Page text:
Friday, July 08, 2011
(Washington D.C. - WAMU) With a new subway line in Northern Virginia on the horizon, Metro is revamping its iconic map. And since it’s going to be changing the map, Metro is also looking to change the names of some of its stations.
At a Metro focus group, a facilitator asks randomly selected riders what they think of the current station names. The riders give their opinions, and then the facilitator repeats them back. One complaint crops up so often that the facilitator begins to sound like a broken record.
"Uh huh, they're long," says one facilitator. "They're very long. On the shorter side of things? Uh huh. Too long."
In some riders' opinions, one of the worst ones is the U Street-African American Civil War Memorial-Cardozo stop.
Riders also say landmarks should not be included in the name of a station, unless the site is within walking distance
"Like if I'm a mother with two kids and a stroller, and I can't get there easily, don't put it in the title," says one rider.
Another poorly names station: Woodley Park/Zoo/Adams Morgan.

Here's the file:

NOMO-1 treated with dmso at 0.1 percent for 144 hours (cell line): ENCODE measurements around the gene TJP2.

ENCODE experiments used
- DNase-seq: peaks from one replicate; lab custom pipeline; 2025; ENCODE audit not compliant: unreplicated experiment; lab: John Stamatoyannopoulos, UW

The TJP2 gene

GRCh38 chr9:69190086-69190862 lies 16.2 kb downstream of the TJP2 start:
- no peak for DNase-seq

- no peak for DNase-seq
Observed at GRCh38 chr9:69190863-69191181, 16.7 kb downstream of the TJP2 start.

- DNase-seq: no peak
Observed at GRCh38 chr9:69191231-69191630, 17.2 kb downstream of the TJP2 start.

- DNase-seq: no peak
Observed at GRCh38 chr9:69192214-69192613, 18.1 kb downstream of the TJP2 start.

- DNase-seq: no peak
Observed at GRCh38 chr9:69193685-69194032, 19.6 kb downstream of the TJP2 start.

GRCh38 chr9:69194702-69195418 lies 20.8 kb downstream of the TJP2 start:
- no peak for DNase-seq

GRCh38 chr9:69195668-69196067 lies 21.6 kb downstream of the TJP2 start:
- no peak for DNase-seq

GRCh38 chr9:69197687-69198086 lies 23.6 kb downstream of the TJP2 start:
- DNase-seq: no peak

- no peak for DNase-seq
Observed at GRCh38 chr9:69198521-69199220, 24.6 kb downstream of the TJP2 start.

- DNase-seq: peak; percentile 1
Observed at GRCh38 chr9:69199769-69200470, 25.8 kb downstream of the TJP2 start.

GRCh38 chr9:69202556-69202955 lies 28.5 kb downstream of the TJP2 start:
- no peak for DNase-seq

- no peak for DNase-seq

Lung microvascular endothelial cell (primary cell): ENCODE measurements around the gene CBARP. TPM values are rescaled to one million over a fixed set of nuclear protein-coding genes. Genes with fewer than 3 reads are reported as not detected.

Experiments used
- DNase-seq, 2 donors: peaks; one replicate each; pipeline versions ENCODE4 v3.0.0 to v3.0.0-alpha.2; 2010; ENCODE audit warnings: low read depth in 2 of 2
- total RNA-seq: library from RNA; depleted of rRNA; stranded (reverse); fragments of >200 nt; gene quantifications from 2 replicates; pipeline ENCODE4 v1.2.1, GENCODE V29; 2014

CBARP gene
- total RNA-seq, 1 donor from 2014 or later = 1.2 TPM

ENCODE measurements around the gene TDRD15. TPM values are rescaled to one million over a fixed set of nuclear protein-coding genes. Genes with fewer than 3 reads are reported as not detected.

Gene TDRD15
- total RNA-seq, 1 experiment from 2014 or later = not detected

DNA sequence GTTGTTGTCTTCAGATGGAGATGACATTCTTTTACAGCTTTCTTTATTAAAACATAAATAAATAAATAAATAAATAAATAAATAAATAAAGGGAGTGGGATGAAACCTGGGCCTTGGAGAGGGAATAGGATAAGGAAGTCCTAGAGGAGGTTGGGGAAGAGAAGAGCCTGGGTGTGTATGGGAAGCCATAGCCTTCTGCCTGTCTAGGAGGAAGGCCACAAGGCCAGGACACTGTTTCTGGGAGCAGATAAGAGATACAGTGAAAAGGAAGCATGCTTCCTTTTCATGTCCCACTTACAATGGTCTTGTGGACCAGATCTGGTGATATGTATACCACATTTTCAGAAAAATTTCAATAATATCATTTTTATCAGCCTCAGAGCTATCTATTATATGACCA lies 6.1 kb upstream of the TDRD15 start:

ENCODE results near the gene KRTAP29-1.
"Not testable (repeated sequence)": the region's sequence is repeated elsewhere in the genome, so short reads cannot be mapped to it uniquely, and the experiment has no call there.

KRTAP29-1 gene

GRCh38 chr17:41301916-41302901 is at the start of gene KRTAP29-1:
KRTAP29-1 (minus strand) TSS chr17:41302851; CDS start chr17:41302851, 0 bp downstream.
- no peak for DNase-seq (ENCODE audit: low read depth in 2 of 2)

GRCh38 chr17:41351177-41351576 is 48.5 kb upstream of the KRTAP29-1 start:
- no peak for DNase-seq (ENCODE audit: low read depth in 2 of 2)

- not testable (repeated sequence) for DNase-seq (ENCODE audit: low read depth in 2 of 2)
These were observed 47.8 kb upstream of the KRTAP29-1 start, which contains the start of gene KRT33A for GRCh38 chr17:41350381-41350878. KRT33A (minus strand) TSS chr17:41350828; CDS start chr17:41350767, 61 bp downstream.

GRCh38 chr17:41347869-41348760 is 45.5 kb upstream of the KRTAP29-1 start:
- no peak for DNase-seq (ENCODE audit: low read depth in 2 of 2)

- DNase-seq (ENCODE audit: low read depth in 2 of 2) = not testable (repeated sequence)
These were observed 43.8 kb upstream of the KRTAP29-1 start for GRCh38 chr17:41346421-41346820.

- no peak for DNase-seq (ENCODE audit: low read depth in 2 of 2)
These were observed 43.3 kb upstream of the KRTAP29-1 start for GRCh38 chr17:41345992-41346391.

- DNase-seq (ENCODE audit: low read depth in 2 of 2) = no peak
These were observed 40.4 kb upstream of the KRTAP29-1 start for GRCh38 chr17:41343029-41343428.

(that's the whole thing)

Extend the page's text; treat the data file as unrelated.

"Oh yeah!" exclaims another rider. "That's the worst."
"I feel sorry for people who think they're going to be in Adams Morgan when they get off there," chimes in another rider.
Metro says it wants to use the public's opinions in shaping its new station names and, by extension, its new identity.
But what riders want is often at odds with what the neighborhoods around the stations want, especially neighborhood businesses, which see station names as a marketing tool.
Friday, January 28, 2011
(Washington D.C. - David Schultz, WAMU) Last year, D.C. unveiled its nifty new bike sharing service, Capital Bikeshare, which allows riders to swipe a credit card and rent a bike for a few hours from dozens of street corner bike-sharing stations across the city.
It was billed as one of the crowning achievements of former D.C. Mayor Adrian Fenty and his prolific transportation guru Gabe Klein. (Ironically, the launch ceremony for Capital Bikeshare was held just days after Fenty's devastating primary election loss to the city's current mayor, Vincent Gray.)
At the time, one of the big questions that many people a few people I had was: who is Capital Bikeshare for? Is it really going to significantly improve transportation in Washington? Or is it going to be used only by committed cyclists and/or tourists looking for a quick way to museum hop?
Well, some early data is in and it looks like my skepticism may have been unfounded. As the map to the left shows, most of the trips taken by Capital Bikeshare have been within D.C.'s residential areas - not around the touristic mecca of the National Mall.